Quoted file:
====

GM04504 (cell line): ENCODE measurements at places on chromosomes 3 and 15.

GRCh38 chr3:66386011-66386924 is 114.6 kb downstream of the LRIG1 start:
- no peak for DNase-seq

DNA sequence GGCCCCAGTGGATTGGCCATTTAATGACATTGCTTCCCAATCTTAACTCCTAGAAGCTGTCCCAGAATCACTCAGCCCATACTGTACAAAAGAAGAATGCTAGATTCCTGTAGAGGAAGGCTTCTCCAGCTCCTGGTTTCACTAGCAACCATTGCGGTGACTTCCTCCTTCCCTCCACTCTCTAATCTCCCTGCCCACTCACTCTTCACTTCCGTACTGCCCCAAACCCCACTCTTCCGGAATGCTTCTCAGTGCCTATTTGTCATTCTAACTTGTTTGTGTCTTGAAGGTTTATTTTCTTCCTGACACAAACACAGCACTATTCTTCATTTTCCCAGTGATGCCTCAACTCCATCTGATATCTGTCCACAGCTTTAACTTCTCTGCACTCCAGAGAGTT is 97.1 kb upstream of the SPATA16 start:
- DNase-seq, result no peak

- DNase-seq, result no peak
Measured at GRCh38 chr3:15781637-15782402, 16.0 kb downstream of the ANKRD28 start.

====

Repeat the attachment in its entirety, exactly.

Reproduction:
GM04504 (cell line): ENCODE measurements at places on chromosomes 3 and 15.

GRCh38 chr3:66386011-66386924 is 114.6 kb downstream of the LRIG1 start:
- no peak for DNase-seq

DNA sequence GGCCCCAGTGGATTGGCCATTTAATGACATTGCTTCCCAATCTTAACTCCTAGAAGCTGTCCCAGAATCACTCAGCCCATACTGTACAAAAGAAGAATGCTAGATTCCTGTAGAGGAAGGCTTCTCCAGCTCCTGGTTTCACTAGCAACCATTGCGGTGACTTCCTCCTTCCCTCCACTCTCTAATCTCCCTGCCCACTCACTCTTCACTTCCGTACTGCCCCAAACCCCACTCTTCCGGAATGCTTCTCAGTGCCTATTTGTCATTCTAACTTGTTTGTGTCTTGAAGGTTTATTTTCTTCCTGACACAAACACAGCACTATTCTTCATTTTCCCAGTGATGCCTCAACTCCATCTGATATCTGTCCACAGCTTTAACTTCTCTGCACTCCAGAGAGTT is 97.1 kb upstream of the SPATA16 start:
- DNase-seq, result no peak

- DNase-seq, result no peak
Measured at GRCh38 chr3:15781637-15782402, 16.0 kb downstream of the ANKRD28 start.